Image credit: Ribastank / Pixabay (Public Domain)

For me, 2017 was a big year. As a Star Wars fan, I’ve been looking forward to The Last Jedi. As a human being I had to deal with sorrow and loss when my father passed away. Looking back at the year, it struck me how both events were deeply entwined.

A Jedi’s Commitment

So, how do Master Yoda’s teachings relate to my year? In the original trilogy he comments on Luke’s restlessness, his negative point of view and about his fear to let go. For example, in ‘Star Wars: The Last Jedi‘ he reminds Luke of their conversation on the planet Dagobah.

“A Jedi must have the deepest commitment, the most serious mind. This one a long time have I watched. All his life has he looked away…to the future, to the horizon. Never his mind on where he was. Hmm? What he was doing.”

He calls Luke foolish, because he is still like that. I’m as foolish as he is. Looking back at the year that just passed, we see the things that were not good, the things we regret. When we look ahead and make plans for the year that is still to come, we dream of the life we want to live. But the time that really matters is today. This moment.

It’s what mindfulness training in psychology is all about. If you get locked up in your head by either being preoccupied with the things that happened in the past or with the things that might happen in the future (and plan for it), you’re not in the here and now. You lose grounding. You disconnect from your body, from your emotions. Mindfulness is about reconnecting again. This is exactly what Yoda is talking about.

There is nothing wrong with making plans. Or with a sound evaluation of the things that weren’t good. But getting stuck in the past isn’t good. At one point you need to move on. When things already have happened, you can’t turn back the clock. Or play a blame game. You need to work with what you have. Right here. Right now.

This year, my father got diagnosed with cancer. He heard in February that he would not make it to the end of the year. We had to live in the present, day by day, because nobody knew for how long my father would stay with us.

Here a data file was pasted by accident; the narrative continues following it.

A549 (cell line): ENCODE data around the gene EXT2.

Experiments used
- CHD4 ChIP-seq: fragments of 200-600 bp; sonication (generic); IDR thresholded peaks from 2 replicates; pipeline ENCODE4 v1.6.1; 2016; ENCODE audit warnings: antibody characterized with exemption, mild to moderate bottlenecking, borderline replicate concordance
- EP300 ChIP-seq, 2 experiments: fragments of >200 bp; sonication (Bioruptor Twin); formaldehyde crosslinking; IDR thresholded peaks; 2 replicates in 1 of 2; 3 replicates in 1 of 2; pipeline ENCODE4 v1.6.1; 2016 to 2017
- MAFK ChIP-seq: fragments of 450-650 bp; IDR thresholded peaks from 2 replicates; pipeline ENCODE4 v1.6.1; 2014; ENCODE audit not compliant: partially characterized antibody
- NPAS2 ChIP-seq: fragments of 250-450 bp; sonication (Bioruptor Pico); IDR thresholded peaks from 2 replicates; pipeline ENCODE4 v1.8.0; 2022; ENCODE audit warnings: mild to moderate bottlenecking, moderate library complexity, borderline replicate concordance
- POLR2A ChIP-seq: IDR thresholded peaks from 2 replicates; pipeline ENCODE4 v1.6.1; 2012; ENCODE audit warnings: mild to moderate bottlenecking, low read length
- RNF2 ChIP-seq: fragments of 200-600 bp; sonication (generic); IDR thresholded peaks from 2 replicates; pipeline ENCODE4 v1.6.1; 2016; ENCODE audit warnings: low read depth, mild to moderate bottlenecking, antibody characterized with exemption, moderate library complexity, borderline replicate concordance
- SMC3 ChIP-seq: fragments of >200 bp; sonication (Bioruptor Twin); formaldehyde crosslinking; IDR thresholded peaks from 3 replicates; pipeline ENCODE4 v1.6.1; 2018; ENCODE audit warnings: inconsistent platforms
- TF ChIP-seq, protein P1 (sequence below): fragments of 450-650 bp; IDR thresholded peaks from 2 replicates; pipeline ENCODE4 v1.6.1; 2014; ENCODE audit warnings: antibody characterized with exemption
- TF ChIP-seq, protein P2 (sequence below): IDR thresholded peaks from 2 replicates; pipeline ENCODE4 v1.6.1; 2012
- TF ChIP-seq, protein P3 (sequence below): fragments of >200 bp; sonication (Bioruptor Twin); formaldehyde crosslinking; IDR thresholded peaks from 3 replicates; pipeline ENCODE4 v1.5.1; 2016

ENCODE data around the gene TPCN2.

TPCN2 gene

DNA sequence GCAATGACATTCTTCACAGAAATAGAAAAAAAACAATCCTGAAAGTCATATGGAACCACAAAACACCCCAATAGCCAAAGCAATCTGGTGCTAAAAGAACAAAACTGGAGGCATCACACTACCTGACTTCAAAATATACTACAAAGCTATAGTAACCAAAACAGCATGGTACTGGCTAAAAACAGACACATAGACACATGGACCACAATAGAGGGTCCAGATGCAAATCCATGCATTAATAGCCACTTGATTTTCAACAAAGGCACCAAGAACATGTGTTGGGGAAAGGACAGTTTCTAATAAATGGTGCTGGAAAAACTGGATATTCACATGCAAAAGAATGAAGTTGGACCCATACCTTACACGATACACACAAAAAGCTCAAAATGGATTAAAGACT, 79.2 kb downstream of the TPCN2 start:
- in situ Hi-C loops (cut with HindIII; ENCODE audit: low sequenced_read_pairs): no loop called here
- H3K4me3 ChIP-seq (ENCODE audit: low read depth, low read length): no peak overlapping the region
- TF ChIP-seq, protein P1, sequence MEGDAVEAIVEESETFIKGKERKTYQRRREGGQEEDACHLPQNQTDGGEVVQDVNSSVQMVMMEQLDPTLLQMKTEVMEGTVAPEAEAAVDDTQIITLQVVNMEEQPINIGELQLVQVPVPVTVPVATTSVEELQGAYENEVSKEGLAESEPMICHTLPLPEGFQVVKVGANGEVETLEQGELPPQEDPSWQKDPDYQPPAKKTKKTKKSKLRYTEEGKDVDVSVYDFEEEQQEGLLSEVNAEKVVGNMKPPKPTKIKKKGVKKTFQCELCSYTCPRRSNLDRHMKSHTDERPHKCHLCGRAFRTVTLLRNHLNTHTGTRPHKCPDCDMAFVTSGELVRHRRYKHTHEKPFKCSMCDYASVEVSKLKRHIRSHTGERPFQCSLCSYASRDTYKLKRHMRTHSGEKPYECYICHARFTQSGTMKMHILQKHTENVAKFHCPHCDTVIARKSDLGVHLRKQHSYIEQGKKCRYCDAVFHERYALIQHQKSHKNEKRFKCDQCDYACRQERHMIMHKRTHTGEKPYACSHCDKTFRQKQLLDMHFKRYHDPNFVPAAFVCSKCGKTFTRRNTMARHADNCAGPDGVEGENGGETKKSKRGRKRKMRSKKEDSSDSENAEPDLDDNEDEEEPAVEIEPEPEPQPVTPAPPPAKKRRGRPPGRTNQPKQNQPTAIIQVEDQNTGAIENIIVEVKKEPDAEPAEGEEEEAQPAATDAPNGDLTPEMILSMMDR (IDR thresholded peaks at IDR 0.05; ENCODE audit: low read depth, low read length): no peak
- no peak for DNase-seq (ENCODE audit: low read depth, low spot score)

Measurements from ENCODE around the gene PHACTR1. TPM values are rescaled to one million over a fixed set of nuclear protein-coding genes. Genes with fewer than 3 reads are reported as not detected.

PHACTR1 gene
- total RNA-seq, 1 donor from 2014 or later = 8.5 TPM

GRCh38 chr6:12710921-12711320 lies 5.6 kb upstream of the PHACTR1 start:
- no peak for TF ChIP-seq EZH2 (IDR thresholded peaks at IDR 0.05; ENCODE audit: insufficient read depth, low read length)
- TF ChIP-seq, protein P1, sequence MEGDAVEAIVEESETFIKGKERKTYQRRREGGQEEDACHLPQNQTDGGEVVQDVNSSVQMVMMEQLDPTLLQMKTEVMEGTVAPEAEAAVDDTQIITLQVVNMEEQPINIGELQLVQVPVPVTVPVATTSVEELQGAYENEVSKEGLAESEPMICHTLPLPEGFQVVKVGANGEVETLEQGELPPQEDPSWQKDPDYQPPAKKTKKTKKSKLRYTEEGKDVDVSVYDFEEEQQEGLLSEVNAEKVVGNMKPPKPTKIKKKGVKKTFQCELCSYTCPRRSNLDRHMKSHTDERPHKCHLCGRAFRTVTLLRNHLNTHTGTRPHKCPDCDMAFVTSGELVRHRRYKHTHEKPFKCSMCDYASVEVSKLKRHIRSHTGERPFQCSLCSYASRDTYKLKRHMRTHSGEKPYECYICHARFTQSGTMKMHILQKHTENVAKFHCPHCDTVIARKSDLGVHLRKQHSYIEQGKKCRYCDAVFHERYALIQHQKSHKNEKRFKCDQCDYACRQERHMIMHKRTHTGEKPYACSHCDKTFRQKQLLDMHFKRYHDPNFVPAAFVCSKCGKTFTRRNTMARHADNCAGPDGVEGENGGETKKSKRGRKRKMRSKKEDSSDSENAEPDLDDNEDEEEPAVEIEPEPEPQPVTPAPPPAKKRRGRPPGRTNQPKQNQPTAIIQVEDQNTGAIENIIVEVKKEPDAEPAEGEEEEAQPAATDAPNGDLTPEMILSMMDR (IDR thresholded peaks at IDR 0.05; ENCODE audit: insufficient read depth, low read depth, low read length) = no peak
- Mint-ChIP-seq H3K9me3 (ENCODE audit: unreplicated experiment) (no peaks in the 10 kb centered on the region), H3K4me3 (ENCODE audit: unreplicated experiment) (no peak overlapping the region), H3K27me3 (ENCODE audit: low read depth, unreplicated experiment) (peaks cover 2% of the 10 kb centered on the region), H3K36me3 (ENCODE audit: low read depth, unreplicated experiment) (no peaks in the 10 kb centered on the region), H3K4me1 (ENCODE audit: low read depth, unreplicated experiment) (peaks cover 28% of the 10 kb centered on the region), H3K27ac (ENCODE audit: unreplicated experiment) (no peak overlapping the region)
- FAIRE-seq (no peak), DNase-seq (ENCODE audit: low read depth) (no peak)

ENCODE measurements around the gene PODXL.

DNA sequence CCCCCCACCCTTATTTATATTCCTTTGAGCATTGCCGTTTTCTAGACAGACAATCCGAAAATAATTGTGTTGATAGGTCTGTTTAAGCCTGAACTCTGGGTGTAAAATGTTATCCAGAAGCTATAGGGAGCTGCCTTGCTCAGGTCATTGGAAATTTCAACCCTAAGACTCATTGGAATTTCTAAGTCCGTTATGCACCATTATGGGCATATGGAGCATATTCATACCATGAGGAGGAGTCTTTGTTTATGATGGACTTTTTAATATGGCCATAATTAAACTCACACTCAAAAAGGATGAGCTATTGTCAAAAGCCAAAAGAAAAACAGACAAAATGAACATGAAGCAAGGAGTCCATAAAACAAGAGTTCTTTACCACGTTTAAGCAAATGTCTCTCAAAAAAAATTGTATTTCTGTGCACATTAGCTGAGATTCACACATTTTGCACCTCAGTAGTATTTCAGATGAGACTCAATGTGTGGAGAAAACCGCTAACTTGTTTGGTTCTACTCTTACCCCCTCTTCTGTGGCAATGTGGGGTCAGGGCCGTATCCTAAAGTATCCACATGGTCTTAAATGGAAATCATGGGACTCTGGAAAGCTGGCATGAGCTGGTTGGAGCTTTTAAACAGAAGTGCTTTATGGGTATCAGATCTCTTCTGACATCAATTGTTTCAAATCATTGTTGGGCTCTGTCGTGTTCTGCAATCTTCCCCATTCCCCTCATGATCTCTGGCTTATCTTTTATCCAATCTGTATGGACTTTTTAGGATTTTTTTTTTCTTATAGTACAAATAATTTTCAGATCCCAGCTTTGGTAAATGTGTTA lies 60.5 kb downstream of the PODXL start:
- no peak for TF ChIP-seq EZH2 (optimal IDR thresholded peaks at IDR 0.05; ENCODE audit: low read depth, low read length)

Do. Or Do Not. There is no try

There was one complicating factor that made living in the present hard: coping with someone near to you who is dying is hard. Especially when it is someone you are supposed to like a lot, but in reality don’t go along with. The relationship wouldn’t get better, and I had to make the best of the time that was left. It seemed impossible to make it work because I was looking at it from a negative point of view.

It made me think of the scene in The Empire Strikes Back where Luke is about to give up raising his X-Wing fighter from the swamp. It’s too big. It can’t be done.

“Always with you what cannot be done. Hear you nothing that I say?…You must unlearn what you have learned….Try not. Do. Or do not. There is no try.”

How often are we approaching a problem from a negative point of view? We live in uncertain times. A lot of things are in motion. We can’t take anything for granted anymore. That makes a lot of people anxious.

Our human mind is rigged to pay attention to negative things, dangers, more than it does to positive things. At the same time we are drawn to hope and positive vibes like moths to a flame. For instance, all the negativity on my social media evaporated when the Chicago Cubs won the World Series.

Right before my father died, I was finally able to let go of a lot of things because I committed to a positive approach.  I had to remain in the positive and let go of the negative things. There was no try.

The fear of loss is a path to the dark side

This brings me to the last life lesson Yoda taught me this year. He says in Revenge of the Sith:

“The fear of loss is a path to the dark side. Death is a natural part of life. Rejoice for those around you who transform into the Force. Mourn them do not. Miss them do not. Attachment leads to jealousy. The shadow of greed that is. Train yourself to let go of everything you fear to lose.”

My father died in October after a long battle. He refused to let go of us until the very end which made it very tough to witness how he passed away. He feared death, because he didn’t believe there was anything afterwards. But he wasn’t 100% sure of that either. It would have been a much easier process for him had he been able to let go of things.

I realised I am just like that. I’m in many ways just like my father. It is like looking in a mirror. It is very painful, but Yoda is right: if you train yourself to let go of everything you fear to lose, life will be so much easier.

I will not be able to prevent my own death when the time comes. There are two certainties in life, as my grandfather always said. First you are born and then you move on to the day that you die. I would add that it matters what you do between those two moments. Be in the present. Do or do not, there is no try. And let go of everything you fear to lose.

Before the year ends, I think I really have to see The Last Jedi one more time. Its main theme is overcoming failure and imperfection and be hopeful not thanks to everything that happens in life, but despite of it.